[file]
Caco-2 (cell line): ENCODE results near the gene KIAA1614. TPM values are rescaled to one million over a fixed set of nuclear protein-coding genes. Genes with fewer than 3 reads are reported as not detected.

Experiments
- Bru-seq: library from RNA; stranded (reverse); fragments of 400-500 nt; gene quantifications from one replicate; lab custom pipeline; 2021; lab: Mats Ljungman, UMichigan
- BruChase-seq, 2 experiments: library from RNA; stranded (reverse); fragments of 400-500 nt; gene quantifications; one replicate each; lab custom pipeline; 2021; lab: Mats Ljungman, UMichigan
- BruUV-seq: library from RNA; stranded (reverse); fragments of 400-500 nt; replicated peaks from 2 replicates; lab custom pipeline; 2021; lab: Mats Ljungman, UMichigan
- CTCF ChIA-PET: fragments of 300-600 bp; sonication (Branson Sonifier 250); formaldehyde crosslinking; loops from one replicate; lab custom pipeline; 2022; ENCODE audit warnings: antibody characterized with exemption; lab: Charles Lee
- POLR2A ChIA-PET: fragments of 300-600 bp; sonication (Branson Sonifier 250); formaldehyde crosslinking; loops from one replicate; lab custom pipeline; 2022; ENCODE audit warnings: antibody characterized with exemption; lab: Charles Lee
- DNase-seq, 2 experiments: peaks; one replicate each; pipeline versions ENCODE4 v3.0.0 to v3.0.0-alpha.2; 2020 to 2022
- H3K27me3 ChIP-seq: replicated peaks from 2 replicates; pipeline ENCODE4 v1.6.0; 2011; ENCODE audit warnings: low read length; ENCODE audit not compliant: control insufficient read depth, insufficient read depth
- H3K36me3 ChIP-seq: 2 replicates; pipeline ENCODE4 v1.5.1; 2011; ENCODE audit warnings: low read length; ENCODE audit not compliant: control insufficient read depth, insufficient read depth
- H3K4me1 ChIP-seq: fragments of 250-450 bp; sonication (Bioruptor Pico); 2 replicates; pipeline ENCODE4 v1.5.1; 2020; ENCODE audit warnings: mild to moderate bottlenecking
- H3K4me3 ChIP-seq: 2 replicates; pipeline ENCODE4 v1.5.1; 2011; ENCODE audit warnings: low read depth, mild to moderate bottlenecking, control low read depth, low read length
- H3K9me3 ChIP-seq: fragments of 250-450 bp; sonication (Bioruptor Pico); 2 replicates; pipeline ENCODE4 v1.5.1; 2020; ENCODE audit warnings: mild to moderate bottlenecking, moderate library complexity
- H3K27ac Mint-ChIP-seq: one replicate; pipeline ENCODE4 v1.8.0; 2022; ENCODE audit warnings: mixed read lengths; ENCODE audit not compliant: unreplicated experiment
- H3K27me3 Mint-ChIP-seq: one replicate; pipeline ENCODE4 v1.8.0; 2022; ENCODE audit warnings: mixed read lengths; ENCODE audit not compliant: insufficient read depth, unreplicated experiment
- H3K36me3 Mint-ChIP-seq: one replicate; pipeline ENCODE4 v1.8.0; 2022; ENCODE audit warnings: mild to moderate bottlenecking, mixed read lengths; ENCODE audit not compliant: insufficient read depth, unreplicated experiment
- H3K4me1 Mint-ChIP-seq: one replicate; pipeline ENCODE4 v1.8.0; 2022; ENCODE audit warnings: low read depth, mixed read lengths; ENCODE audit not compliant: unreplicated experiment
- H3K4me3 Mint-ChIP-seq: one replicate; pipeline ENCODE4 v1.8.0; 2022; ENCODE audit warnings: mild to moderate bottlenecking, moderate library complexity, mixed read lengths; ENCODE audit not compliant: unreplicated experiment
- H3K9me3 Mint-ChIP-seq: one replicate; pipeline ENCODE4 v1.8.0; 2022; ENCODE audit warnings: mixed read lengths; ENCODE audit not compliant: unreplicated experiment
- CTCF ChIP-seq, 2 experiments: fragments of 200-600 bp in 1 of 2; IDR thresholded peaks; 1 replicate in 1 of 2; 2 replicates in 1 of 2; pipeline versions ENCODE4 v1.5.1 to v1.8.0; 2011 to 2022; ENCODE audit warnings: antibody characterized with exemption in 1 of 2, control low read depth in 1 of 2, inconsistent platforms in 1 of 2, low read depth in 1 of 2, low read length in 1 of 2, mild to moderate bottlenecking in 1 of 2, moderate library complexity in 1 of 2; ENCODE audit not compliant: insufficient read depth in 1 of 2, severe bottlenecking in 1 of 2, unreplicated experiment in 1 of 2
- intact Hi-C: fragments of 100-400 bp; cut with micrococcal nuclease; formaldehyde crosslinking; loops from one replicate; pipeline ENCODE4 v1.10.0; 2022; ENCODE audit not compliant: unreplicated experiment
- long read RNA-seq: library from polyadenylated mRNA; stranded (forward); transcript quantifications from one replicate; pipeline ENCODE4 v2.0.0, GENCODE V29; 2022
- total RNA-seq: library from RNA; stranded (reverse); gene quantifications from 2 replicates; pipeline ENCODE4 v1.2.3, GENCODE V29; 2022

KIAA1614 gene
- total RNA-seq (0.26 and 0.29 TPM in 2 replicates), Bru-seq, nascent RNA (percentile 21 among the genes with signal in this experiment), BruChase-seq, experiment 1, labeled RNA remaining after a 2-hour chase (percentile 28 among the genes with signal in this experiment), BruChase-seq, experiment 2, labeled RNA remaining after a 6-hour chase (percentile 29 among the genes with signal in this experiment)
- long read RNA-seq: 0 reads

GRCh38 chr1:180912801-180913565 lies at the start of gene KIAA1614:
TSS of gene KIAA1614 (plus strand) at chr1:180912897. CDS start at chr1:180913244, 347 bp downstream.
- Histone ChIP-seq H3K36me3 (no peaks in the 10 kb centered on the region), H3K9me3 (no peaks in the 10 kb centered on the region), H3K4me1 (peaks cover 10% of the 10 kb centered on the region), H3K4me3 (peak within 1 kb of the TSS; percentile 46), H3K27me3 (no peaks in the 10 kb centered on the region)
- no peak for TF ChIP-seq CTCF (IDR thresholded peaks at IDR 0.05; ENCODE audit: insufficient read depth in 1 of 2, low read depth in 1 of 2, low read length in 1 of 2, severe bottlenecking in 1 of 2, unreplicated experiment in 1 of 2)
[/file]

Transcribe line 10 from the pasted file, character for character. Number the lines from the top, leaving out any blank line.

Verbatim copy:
- H3K36me3 ChIP-seq: 2 replicates; pipeline ENCODE4 v1.5.1; 2011; ENCODE audit warnings: low read length; ENCODE audit not compliant: control insufficient read depth, insufficient read depth